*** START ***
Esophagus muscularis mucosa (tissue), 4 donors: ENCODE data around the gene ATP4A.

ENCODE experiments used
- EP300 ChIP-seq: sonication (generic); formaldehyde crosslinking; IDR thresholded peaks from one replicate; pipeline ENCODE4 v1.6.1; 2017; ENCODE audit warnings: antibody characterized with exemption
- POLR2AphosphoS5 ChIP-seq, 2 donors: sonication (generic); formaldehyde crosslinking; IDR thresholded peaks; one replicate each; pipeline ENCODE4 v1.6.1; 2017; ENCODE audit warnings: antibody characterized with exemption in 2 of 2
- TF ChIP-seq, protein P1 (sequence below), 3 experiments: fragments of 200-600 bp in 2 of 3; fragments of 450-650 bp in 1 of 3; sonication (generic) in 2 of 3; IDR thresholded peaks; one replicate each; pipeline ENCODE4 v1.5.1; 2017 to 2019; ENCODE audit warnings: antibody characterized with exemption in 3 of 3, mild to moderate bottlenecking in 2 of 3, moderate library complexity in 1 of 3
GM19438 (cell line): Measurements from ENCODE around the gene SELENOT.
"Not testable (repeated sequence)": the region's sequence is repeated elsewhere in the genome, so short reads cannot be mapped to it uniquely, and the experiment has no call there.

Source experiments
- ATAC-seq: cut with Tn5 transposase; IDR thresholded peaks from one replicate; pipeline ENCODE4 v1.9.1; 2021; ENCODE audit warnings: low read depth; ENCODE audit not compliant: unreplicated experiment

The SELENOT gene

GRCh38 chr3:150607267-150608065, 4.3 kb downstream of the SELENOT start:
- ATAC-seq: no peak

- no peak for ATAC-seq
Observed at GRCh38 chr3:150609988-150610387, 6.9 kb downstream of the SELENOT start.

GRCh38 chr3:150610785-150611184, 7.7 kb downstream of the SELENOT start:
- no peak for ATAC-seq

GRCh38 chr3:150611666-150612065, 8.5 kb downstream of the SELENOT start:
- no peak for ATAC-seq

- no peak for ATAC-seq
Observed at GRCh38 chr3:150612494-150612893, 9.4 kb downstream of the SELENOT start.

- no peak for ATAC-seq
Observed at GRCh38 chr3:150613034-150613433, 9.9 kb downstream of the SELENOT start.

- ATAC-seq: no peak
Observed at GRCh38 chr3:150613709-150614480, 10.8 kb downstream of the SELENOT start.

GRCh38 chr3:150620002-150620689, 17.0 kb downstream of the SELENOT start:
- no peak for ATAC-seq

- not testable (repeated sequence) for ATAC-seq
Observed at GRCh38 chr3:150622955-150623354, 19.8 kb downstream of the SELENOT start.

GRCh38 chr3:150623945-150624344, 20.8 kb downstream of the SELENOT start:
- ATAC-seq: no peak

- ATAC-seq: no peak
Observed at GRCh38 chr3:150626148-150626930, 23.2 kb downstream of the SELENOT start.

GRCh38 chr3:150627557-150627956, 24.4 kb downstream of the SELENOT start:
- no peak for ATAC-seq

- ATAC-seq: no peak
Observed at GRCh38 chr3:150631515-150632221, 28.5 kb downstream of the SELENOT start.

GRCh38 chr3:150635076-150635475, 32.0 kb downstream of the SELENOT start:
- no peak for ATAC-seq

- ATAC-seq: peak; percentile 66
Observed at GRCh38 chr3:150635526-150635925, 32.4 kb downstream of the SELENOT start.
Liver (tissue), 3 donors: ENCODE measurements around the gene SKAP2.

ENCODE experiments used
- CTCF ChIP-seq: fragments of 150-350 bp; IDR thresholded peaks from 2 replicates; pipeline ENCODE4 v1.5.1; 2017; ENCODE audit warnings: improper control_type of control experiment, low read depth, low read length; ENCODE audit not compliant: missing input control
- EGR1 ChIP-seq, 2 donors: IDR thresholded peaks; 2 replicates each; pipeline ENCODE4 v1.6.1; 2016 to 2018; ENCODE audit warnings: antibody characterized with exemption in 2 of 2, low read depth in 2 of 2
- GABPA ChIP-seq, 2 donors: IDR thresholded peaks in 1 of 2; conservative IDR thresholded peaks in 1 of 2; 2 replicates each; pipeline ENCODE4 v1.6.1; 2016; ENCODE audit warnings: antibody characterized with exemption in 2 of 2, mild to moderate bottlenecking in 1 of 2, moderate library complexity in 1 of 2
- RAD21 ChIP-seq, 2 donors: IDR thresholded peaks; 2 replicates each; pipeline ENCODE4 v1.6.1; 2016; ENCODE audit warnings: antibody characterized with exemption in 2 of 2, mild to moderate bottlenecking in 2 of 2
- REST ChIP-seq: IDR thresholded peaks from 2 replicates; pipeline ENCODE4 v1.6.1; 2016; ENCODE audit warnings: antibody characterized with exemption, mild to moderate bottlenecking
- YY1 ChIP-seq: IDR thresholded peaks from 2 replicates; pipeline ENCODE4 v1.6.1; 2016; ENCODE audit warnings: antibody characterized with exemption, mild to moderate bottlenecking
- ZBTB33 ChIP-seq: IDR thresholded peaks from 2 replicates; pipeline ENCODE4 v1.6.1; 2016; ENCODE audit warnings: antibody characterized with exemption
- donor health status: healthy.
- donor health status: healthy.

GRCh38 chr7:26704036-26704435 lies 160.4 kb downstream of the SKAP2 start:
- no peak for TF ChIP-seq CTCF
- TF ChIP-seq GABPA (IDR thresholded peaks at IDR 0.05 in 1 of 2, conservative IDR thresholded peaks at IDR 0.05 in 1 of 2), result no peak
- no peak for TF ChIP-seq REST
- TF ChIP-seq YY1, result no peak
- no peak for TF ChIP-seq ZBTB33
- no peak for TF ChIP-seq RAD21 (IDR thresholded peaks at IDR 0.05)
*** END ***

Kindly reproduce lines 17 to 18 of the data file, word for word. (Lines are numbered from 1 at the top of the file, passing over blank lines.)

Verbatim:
GRCh38 chr3:150611666-150612065, 8.5 kb downstream of the SELENOT start:
- no peak for ATAC-seq